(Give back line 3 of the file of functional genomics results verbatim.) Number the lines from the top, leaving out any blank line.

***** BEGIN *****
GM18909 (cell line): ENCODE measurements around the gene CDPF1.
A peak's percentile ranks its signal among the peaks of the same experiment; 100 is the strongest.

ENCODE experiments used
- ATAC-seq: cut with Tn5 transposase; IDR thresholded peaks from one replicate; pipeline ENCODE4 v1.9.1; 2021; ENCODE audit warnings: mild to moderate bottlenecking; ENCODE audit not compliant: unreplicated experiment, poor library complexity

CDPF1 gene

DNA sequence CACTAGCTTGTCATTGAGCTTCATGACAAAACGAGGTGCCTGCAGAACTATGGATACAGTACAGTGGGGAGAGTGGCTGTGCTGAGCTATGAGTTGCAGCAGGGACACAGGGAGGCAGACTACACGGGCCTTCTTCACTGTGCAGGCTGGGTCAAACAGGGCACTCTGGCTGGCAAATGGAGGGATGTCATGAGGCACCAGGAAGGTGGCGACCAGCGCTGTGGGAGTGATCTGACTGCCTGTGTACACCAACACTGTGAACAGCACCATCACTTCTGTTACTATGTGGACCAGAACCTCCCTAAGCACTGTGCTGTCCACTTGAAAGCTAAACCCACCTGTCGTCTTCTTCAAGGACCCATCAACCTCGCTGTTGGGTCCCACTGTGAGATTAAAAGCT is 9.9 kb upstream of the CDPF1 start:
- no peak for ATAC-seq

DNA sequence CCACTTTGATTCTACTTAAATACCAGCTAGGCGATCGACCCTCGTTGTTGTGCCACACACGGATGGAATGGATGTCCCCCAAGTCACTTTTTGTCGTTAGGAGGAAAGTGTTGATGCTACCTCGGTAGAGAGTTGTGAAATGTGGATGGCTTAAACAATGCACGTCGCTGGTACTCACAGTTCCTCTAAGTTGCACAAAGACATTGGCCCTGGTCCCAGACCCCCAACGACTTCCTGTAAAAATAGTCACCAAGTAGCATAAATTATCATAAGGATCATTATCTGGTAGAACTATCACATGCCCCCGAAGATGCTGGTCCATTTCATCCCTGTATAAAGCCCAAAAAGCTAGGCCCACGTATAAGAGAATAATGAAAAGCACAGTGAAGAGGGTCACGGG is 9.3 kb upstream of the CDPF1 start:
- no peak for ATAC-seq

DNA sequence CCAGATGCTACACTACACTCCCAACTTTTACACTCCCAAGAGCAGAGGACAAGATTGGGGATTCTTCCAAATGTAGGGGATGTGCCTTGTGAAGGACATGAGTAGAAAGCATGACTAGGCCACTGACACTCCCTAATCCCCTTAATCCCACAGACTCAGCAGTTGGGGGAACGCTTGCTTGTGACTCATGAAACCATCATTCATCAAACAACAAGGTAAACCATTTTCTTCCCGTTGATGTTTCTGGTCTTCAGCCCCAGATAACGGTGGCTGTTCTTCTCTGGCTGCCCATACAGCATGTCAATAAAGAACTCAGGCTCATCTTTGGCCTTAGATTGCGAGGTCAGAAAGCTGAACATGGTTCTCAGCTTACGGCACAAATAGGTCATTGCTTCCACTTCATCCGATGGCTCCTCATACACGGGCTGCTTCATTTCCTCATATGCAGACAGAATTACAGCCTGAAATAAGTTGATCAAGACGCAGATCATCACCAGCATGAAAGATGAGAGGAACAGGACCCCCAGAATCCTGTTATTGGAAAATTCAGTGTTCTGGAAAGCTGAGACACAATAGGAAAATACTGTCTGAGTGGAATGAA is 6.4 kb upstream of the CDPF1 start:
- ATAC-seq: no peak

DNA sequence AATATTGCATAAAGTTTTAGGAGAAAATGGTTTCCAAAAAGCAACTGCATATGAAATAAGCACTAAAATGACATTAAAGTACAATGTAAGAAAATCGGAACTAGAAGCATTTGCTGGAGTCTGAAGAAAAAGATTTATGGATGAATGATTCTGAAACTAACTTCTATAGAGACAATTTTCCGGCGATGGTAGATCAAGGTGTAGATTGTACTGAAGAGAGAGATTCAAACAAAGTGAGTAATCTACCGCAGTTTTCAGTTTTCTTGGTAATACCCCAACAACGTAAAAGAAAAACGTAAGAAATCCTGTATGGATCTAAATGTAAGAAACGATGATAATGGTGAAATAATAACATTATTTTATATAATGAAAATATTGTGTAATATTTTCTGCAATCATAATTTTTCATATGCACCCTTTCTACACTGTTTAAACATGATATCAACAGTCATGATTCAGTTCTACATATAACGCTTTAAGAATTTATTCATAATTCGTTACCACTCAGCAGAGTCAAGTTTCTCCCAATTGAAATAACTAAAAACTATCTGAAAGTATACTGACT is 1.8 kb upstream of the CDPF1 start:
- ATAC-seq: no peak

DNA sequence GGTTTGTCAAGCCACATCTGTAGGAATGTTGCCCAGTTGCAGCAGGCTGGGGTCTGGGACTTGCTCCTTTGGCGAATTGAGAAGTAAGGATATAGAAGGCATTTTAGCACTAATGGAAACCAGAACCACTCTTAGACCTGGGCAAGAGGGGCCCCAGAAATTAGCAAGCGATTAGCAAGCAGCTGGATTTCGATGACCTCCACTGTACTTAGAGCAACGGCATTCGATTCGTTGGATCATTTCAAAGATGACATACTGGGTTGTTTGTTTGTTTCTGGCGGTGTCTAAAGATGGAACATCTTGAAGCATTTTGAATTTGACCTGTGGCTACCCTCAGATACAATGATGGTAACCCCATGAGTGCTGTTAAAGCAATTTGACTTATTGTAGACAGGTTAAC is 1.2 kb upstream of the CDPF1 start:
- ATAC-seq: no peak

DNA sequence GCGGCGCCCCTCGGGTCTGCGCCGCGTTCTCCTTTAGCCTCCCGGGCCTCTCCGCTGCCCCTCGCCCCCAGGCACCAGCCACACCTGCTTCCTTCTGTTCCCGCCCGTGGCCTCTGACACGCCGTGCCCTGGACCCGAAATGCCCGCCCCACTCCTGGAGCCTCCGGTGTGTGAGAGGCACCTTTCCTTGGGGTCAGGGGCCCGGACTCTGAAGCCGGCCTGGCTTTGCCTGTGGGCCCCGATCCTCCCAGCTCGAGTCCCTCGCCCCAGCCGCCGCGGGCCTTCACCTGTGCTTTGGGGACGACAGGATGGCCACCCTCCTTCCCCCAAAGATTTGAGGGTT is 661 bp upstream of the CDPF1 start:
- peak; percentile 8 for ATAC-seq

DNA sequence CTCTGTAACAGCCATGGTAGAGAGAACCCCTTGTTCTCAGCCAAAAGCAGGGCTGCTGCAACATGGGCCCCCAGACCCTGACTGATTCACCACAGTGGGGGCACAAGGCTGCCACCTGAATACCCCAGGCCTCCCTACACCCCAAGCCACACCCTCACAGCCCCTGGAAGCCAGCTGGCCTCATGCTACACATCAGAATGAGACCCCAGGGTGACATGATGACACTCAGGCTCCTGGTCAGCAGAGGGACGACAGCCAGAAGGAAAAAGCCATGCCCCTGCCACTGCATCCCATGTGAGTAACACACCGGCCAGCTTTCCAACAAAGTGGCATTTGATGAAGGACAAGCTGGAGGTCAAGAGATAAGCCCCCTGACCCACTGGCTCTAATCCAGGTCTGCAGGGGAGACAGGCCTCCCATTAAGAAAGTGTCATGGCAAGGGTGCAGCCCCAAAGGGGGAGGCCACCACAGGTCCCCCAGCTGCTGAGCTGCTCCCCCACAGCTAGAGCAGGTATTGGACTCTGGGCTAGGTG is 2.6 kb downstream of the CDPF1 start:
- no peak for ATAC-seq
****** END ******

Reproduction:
ENCODE experiments used